Since I measured my acromion distance at 36 cm/14″ (FWIW, Sanna’s was 31 cm/12.1″), my wide grip fits well into the predicted ideal pressing width of 59-72 cm/23-28.1″. Enough number crunching for today, my head hurts.

Blakley accessory day, 22 October 2004

Floor press, close-grip: 6,6,6,6 @ 85 kg/188 lbs
Triceps extensions, behind head: 6,6,4,3 @ 42.5 kg/94 lbs
Modified row, partner supported: 9 @ 100 kg/221 lbs
Lying cable curl: 10 @ 70 kg/155 lbs

Total training time: 37 min

October 24, 2004

Nazbar launches own bands

Filed under: General

Jump Stretch Inc. has largely become synonymous with band use in powerlifting with their Flex bands strongly endorsed by Westside Barbell. Yesterday, famed powerlifting club Nazareth Barbell sent out an e-mail to their subscriber list announcing the arrival of “great bands very strong and comrable [sic] in quality to jump stretch at 1/3 the cost”. A quick price comparison shows that a pair of bands giving ~50 lbs resistance on the bench retails for $40 at Jump Stretch (light bands) and $24 at Nazareth Barbell (#2 bands); not quite 1/3 of the price but nonetheless a 40% saving. Comparing pricing is not quite trivial as the band resistance does not seem to match those of Jump Stretch precisely nor are the bands color coded the same way. It remains to be seen how the powerlifting community will react to the new bands on the block and whether they will affect Jump Stretch pricing.

October 25, 2004

Bench stock rapidly rising

Filed under: Workouts

Phenomenal benching action today. Riding on the enthusiasm for the godly view and with camera man extraordinaire Måns dangling from the rack, I taped all the bench sets and capped off with a light set of JMs for the camera. The first three singles at 95 kg/210 lbs went up without much straining. Then did a fairly effortless 4x6 @ 82.5 kg/182 lbs to the tune of Rammstein’s latest offering Reise, Reise (not as powerful as Mutter, but does the job - how’s that for a one-line review). Talk about a convincing transformation! What I want to do now is simply continue raising the working weights, no matter how tempting it would be to see the obnoxious barrier broken. If I can ride this a little longer, 100 kg/221 lbs will become part of normal technique training sooner than I had hoped anyhow.

Looking at the 3.3MB clip it seems like I spoke to soon on bar path; generally speaking I bench fairly straight up and down when using a wide grip, although the bar does move a little towards the head at lockout. I am generally satisfied with my elbow tucking (got the minimum 45 degrees between humerus and midline of body - good to see earlier work still bearing fruit). I don’t seem to be flaring the elbows a lot at lockout, but I do open the lift up a little. Won’t start to go into another excruciating analysis - I’ll wait until I’ve re-watched JMs Building the Perfect Beast - but I would highly appreciated any critical feedback any of my readers might have on my form. Very highly.

a fly on the wall

Blakley bench day, 25 October 2004

Bench pattern warm-up:
         10 @ 20 kg/44 lbs
         5 @ 40 kg/88 lbs
         3 @ 50 kg/111 lbs
         2 @ 60 kg/133 lbs
         2 @ 70 kg/155 lbs
         1 @ 85 kg/188 lbs

Heavy bench singles, paused: 3x1 @ 95 kg/210 lbs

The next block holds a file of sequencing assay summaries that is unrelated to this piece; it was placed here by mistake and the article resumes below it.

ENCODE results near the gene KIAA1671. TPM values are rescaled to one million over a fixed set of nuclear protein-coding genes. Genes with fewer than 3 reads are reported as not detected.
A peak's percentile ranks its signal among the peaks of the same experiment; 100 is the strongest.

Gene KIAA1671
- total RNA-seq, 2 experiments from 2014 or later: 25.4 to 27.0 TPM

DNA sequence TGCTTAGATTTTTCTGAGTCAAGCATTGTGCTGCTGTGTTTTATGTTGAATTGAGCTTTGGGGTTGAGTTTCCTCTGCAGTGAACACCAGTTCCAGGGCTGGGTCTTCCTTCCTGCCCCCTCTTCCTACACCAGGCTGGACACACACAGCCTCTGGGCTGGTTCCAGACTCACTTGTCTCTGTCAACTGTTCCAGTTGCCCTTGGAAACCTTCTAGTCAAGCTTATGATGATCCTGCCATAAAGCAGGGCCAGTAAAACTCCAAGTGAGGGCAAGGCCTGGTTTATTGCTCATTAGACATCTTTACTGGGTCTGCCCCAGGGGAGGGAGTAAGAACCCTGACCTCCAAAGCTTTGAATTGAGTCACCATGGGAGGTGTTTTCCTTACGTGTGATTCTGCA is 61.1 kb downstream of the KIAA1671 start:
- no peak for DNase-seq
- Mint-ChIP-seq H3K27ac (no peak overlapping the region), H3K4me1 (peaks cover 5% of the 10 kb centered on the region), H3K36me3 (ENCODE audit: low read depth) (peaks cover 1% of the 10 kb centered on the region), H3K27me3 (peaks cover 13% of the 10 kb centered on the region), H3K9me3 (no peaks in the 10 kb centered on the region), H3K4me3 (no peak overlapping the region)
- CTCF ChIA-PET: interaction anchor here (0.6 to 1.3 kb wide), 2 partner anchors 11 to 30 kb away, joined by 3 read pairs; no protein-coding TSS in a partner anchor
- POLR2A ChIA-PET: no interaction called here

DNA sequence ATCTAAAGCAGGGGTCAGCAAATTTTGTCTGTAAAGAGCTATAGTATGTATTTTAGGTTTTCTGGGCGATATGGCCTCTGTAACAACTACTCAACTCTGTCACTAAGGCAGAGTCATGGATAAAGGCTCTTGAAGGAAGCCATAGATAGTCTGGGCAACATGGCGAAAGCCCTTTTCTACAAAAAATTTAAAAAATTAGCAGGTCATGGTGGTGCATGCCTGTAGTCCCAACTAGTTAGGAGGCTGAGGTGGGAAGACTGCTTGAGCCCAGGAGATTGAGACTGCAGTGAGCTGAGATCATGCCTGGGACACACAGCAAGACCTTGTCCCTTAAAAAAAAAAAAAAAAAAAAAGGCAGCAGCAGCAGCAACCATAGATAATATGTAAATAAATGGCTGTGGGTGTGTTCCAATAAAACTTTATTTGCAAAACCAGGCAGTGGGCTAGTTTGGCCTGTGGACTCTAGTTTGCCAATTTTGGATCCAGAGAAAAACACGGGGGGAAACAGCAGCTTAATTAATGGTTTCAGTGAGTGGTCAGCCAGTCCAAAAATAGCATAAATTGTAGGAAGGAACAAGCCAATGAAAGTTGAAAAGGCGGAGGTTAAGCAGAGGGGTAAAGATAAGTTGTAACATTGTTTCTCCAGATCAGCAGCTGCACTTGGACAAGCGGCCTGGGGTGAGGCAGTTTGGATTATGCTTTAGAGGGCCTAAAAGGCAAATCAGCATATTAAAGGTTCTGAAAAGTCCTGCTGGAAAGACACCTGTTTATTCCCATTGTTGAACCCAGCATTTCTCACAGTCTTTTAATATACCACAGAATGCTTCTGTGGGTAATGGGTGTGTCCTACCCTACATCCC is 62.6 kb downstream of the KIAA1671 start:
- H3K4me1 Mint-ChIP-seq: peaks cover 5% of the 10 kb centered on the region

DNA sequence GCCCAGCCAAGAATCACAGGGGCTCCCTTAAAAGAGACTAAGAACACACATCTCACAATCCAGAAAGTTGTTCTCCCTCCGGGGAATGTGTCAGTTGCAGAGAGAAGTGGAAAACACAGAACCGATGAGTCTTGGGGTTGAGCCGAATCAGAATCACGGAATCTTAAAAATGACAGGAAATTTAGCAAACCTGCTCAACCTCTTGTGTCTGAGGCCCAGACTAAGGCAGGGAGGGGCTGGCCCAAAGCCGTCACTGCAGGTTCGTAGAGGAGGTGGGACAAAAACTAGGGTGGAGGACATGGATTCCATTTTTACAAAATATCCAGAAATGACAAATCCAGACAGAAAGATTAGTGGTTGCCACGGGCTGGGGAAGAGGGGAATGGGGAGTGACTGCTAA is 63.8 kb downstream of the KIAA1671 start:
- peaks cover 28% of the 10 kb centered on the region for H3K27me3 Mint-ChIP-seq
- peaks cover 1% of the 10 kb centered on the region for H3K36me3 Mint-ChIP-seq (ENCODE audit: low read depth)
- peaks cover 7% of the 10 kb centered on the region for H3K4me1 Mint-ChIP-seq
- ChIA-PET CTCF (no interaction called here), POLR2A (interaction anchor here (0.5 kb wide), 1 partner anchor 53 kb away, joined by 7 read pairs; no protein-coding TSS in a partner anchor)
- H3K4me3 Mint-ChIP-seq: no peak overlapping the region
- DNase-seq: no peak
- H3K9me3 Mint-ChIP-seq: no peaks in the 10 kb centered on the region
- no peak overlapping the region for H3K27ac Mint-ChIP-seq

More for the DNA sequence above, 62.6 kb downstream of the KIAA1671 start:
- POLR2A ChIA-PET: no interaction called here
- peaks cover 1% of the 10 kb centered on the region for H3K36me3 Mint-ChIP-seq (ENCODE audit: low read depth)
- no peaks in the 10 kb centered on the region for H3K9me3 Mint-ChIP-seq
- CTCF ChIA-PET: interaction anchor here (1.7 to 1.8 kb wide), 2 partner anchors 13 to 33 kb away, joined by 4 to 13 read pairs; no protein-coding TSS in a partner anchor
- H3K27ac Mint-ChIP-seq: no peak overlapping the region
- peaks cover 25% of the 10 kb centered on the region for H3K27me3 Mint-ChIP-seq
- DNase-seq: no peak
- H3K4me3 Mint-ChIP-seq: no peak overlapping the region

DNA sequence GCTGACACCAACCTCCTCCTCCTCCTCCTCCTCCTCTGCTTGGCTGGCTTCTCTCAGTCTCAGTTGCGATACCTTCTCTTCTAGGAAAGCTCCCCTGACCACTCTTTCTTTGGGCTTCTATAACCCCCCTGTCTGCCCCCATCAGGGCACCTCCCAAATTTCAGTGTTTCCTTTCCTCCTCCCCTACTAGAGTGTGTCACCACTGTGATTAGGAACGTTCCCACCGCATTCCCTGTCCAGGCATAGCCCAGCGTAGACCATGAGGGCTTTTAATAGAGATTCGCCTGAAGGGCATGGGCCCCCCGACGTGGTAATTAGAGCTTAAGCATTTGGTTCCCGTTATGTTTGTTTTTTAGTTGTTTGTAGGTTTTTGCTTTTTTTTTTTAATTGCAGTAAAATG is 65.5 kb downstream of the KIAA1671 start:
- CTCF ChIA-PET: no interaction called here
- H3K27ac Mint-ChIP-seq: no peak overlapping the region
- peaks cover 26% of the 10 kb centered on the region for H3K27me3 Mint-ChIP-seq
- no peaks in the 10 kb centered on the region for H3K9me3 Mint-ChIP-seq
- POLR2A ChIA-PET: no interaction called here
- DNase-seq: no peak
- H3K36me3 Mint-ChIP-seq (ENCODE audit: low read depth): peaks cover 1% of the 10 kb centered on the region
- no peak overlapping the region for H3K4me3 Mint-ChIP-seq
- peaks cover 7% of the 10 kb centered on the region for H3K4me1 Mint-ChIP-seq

Bench, paused: 6,6,6,6 @ 82.5 kg/182 lbs
JM press (for camera): 4 @ 40 kg/88 lbs
Pulldown, close-grip: 4x8 @ 100 kg/221 lbs
Face pull (rope pull): 3x8 @ 45 kg/99 lbs
Reverse cable curl: 3x10 @ 45 kg/99 lbs

Total training time: 71 min

October 29, 2004

One week’s ceiling is another week’s floor

Filed under: Workouts

pullllllll...Wednesday rehab fell by the wayside of yet another extremely busy week. Spent the previous weekend at the summer cottage, so no rehab then either. Swift amends must be made.

Heavy eye lids notwithstanding, the recent surge in progress continued on the floor press with 4x6 @ 87.5 kg/193 lbs falling on the first attempt at this weight. It was stiffer, but it was not tight. Next week 90 kg/199 lbs will be up for auction. Then barely squashed 4x6 @ 42.5 kg/94 lbs on the triceps extensions. Meanwhile Måns entertained his lats with set after set of modified rows done against an incline bench. This looked like fun, so I jumped right into them for the lat work with the bench inclined to make it resemble a reverse bench press. Worked great and the back rest forced me to avoid the heavy lean I do on ordinary modified rows. Came up with the idea of doing rope pulls the same way. The extra support made it much easier to stay put with heavier weights than standing up; worked up to 3x6 @ 50 kg/111 lbs and then wrapped up with some quick curls. After a shower we drove over to good friend Pinto’s restaurant for a delicious exception to the normal post-workout shake.


Blakley accessory day, 29 October 2004

Floor press, close-grip: 6,6,6,6 @ 87.5 kg/193 lbs
Triceps extensions, behind head: 6,6,6,6 @ 42.5 kg/94 lbs
Modified row, against incline bench: 4x8, 5 @ 85 kg/188 lbs
Face pull (aka rope pull), against incline bench: 3x6 @ 50 kg/111 lbs
Seated dumbell curl: 6,5 @ 21 kg/46 lbs

Total training time: 77 min

October 31, 2004

Heels and traps: Further lessons in the art of heavy benching

Filed under: General

Got some more feedback on Monday’s bench video from Mike who contacted me earlier about obtaining the XTM video. While stationed with the army in California, he trained with mega-bencher Scot Mendelson, a Blakley protégé, for a year and apparently reached a 475 lbs/215 kg raw bench in the process. A couple of weeks ago he also embarked on the Blakley 4x6 program, which you can read more about in his log over at Monster Muscle. He graciously gave me permission to publish his comments:

Examined your benching video. Your form seems very good. I am also a fairly flat backed bencher with feet flat, although I flare my elbows a bit more than you (If you saw my shoulders you’d realize why). Anyway, I wish there was some critiquing I could do, but your form does look flawless. I couldn’t tell on the tape but the only suggestion I would make would be to try and get up on your traps more and pull your shoulder blades together throughout the lift. It seems tough but you need to get extremely strong rear delts to do this right. I do the reverse pec dec with over 300 lbs. for 8-10 reps. Until next time, good lifting.